Venue is proper in this court pursuant to 28 U.S.C. §1391(a)(b) and (c).

The Operative Facts

Microsoft has utilized in its seattle sidewalk site the name and marks of Ticketmaster and Ticketmaster's web site notwithstanding Ticketmaster's protestation against such use and Microsoft's implicit recognition that, absent an agreement with the owner for use of a web site, web site are for personal non-commercial use.

Negotiations with Microsoft for an agreement allowing Microsoft to profit from linkage to and association with Ticketmaster's web site have failed and Microsoft is making use of such linkage and association as a freerider and in express contravention of Ticketmaster's request.

Microsoft's commercial use and appropriation of Ticketmaster's name, marks and web site as aforesaid has enhanced the value of Microsoft's web site and business and diluted and diminished the value of Ticketmaster's web site and business. E.g., Microsoft has gained revenue from advertising made a part of Microsoft's web site, depriving Ticketmaster of favorable advertising business opportunities.

Further, Microsoft has published in his seattle sidewalk web site information concerning Ticketmaster and its business that was and is erroneous and misleading concerning the type of payment that is accepted by Ticketmaster for payment of the tickets it sells.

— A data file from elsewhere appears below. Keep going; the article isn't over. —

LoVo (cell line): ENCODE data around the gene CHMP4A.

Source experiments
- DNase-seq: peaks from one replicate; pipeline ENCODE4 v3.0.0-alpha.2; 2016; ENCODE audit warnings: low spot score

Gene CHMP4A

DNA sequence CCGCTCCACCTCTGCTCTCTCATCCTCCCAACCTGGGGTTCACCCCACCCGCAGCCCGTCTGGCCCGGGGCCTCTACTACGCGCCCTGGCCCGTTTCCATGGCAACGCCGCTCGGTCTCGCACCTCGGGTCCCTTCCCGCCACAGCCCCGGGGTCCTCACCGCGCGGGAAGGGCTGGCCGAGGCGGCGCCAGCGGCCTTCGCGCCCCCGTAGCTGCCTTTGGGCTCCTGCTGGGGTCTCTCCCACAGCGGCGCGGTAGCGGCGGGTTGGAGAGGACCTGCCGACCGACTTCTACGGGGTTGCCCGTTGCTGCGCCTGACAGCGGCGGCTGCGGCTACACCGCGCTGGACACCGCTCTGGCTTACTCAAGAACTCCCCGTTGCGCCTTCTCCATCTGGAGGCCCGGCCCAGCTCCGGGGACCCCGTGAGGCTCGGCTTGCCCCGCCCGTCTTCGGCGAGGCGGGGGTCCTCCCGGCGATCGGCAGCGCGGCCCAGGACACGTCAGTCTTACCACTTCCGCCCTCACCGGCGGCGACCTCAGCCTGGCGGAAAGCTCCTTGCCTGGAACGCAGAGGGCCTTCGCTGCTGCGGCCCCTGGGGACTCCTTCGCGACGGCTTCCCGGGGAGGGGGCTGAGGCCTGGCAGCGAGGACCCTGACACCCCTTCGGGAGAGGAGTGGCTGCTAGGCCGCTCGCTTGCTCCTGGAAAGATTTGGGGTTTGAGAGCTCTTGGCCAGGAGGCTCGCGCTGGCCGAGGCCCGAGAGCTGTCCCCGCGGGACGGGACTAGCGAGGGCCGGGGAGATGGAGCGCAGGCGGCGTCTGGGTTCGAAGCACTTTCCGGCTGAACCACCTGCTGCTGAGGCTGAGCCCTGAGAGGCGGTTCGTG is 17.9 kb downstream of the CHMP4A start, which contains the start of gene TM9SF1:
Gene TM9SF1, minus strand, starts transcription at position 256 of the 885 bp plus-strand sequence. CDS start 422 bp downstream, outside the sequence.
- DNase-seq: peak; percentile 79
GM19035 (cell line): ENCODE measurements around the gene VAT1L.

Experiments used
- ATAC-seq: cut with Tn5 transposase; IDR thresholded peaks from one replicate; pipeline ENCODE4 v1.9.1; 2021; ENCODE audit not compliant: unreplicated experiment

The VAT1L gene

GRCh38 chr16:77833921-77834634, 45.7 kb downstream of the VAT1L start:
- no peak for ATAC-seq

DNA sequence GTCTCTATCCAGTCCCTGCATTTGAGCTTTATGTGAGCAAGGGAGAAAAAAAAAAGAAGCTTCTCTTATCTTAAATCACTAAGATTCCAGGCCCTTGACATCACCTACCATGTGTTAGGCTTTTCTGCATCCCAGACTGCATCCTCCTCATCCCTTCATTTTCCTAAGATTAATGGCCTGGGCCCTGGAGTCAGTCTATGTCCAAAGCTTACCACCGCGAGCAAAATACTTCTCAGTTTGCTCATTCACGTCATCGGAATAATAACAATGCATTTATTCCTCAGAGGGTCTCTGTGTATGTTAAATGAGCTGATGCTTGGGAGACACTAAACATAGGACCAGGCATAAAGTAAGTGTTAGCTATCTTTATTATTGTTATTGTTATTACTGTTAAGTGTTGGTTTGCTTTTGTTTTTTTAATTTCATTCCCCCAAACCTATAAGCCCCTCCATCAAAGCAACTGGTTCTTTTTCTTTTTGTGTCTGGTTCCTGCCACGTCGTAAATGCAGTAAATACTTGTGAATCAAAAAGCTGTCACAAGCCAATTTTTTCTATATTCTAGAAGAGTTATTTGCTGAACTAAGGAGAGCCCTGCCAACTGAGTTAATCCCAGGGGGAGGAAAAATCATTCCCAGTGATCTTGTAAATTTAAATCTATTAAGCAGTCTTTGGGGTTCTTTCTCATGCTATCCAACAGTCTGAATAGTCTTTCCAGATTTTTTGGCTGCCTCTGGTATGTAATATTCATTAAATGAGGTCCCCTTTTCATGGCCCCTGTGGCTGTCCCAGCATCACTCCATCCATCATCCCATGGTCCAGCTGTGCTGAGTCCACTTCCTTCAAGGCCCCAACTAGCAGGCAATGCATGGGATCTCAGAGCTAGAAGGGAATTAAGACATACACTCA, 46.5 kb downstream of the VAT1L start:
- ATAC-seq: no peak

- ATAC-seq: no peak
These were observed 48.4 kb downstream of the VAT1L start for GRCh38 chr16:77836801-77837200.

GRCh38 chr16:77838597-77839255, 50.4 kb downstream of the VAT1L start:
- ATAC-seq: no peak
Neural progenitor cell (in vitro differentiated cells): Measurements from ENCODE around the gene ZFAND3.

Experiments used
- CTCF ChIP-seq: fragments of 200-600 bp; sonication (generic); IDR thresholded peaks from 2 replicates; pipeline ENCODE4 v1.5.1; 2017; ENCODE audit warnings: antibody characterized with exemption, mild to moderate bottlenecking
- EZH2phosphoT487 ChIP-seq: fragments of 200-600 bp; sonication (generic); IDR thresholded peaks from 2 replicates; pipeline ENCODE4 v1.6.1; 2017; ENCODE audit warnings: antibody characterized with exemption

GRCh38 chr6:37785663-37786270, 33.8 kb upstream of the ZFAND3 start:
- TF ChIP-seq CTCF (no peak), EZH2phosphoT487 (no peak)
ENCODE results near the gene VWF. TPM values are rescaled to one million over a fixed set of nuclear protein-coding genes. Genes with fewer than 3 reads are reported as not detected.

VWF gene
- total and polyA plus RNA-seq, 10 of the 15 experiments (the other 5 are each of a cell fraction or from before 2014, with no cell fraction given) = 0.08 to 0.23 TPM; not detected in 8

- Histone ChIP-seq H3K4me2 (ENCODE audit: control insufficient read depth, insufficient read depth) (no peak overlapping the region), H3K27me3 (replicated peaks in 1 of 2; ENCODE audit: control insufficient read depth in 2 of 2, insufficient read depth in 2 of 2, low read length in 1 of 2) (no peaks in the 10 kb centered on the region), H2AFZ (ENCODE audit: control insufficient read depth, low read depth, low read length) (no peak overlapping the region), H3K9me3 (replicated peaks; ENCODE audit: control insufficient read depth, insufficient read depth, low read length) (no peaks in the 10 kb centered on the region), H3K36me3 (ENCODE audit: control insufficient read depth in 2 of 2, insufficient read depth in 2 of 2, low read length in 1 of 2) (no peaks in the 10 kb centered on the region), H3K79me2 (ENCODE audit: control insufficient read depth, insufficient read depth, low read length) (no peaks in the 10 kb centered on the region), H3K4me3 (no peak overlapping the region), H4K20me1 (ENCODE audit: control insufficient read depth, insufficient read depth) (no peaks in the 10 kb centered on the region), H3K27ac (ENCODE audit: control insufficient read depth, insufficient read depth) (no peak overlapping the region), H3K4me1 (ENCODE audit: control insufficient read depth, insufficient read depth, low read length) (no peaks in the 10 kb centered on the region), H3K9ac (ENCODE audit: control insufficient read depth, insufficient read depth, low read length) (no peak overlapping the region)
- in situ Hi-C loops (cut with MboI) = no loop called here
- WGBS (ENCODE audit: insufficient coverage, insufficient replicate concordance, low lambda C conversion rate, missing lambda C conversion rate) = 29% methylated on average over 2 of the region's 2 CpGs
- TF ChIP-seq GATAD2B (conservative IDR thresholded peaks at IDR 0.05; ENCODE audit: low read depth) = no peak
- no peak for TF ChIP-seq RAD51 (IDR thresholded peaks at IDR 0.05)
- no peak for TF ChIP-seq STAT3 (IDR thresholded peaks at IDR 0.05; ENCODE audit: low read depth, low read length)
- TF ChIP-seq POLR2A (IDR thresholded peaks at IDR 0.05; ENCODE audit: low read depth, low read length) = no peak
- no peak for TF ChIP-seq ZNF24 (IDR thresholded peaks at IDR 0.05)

Ticketmaster also has a business relationship with MasterCard by which Ticketmaster has agreed to give MasterCard prominence over any other credit cards in any advertising. Microsoft's use of Ticketmaster's name in connection with MasterCard, which use does not give MasterCard prominence, dilutes the value of that relationship.

Ticketmaster has requested that Microsoft to cease and desist from unauthorized use of Ticketmaster's name, marks and web site and from publishing erroneous and misleading information concerning Ticketmaster's business. Microsoft has failed and in effect refused to cease any of its aforesaid wrongful activities and Ticketmaster will continue to suffer irreparable injuries and harm for which Ticketmaster has no adequate remedy at law unless Microsoft is enjoined temporarily, preliminarily and permanently from engaging in such wrongful conduct.